I few days a go I talked about the different ways the Muse can be inspired. Today I thought I'd talk a little about channeling our characters.
This means getting into the your character's head and making her real on the page.
Whatever situation your character finds herself in you have to know and understand how she feels. Emotion is a huge part of our humanity. Our characters need to be convincingly human (unless of course you're writing SF and your MC is non-humanoid).
In the books we read it's the things a character experiences and their reactions, both emotional and physical, that will determine our own emotional connection to the characters of a story.
Of course, I want readers to care about my main character. It's my job to channel her so that she'll become real to the reader enabling that crucial bond to form between the reader and my MC.
In order to do this I need to know what she feels and why, right down to all minute the complexities of emotion.
Perhaps she has lost someone close to her quite suddenly, how might she be feeling? A whole range of emotions present themselves for consideration. Desolation, despair, panic, depression, anger, helplessness ... and possibly all of these at once.
Once I understand my character's emotion state I should be able to write a credible response or reaction to what is happening and one that the reader will empathise with.
I thought I'd share with you the image that is inspiring me at present. This is it. Isn't she lovely?
In this picture it's the wistful look in her eyes that speaks to me, as if she's thinking back to a better time. The time before chaos.
Sometimes I see pain and heartache in her expression. Other times it seems to me there's a coldness, a detachment and a grim determination in her face.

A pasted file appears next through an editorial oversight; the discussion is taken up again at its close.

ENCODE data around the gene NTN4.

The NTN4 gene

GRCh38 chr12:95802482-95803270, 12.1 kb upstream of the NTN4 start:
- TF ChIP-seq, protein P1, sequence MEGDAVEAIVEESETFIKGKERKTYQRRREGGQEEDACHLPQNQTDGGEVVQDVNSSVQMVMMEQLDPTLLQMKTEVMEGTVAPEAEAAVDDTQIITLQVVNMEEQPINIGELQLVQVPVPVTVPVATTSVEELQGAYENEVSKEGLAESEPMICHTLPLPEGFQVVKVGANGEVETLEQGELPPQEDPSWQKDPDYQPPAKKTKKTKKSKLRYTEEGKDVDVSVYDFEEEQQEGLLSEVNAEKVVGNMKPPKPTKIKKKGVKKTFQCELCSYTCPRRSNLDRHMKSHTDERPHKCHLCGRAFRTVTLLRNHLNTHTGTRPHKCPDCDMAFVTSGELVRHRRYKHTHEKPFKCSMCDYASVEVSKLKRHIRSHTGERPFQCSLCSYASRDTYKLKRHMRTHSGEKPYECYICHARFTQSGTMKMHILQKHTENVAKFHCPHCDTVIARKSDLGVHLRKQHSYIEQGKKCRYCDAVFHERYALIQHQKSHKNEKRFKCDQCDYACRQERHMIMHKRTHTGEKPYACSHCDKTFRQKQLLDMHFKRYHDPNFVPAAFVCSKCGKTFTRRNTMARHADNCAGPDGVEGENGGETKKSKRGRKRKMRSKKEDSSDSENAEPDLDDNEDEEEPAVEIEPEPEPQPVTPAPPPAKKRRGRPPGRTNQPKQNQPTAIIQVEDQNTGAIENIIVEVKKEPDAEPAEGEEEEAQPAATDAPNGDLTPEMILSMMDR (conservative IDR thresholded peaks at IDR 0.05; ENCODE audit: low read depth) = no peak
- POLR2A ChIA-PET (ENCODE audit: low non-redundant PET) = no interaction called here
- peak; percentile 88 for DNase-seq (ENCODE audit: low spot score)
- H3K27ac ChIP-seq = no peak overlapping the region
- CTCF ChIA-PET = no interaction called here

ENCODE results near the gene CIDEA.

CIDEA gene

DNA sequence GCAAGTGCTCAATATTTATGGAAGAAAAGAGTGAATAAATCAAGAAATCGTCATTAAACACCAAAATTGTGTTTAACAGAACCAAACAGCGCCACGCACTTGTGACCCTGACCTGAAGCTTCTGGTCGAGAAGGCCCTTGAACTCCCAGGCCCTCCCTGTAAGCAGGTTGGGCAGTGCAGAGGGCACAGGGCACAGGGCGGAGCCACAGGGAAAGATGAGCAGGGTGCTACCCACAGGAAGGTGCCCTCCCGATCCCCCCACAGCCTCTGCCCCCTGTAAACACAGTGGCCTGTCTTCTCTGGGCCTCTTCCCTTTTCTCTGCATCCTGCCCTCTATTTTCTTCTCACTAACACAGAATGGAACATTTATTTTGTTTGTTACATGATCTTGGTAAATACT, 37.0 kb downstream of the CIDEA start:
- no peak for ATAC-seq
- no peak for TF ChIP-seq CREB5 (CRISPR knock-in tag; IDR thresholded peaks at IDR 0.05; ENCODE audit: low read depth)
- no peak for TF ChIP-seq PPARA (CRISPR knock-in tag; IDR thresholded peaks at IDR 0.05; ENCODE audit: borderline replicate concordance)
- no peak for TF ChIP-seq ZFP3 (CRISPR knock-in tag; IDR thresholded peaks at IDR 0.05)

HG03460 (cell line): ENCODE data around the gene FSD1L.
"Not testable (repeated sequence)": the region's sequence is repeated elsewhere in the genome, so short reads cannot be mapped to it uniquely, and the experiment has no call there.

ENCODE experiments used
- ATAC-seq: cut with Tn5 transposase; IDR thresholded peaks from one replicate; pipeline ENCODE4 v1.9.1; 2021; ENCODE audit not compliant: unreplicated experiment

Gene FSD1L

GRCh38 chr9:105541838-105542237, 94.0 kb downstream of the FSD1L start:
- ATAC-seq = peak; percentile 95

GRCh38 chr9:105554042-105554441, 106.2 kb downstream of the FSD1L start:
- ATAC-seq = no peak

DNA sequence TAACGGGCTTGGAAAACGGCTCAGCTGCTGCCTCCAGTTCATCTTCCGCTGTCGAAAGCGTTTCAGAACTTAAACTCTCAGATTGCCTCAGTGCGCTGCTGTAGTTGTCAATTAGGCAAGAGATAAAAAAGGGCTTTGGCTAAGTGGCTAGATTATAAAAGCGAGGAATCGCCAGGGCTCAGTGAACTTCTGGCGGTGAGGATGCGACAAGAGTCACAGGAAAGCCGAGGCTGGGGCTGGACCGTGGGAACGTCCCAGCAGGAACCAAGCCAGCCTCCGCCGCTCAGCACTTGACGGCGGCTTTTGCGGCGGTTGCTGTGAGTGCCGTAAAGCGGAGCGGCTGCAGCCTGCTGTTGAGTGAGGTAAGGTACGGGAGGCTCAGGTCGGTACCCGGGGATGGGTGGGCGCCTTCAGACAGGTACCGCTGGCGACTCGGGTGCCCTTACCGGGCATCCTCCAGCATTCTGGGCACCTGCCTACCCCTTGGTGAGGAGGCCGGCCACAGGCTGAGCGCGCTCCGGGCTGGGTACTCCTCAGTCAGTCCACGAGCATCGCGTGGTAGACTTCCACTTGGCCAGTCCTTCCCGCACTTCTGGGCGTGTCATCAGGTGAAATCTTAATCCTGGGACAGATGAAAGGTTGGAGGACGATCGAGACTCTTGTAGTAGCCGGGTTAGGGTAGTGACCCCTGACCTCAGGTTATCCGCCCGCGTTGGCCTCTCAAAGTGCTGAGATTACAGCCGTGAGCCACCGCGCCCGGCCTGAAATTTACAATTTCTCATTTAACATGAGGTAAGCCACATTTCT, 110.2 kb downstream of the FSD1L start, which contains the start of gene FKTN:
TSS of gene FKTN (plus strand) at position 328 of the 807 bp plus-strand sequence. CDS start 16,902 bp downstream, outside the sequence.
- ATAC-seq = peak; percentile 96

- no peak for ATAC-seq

Each of these impressions can help me to enter into my character's emotional state. I see it in her face, I empathize and I experience those emotions though her, and with her, as she shares her story and I record it. Of course, I don't always write like this, but starting this way can be very helpful.
I often have a picture, like this one, as my screen saver. So the instant my computer comes on line my inspiration is staring back at me. This helps keep the story in my head (in technicolour!) and acts as a siren song, calling be back to work.
Much of the time the characters and the scenes I set out to write are so clear any extra visual aids are unnecessary. But writing isn't always easy. Sometimes it's just gut wrenching, hair pulling, frustrating, thankless work. When it's hard it's handy to have little tricks up my sleeve to get me going again; this is one of them.
How do you get yourself kick started when your writing grounds to a holt?
What method do you use to get into your character's head or really ground yourself in a scene?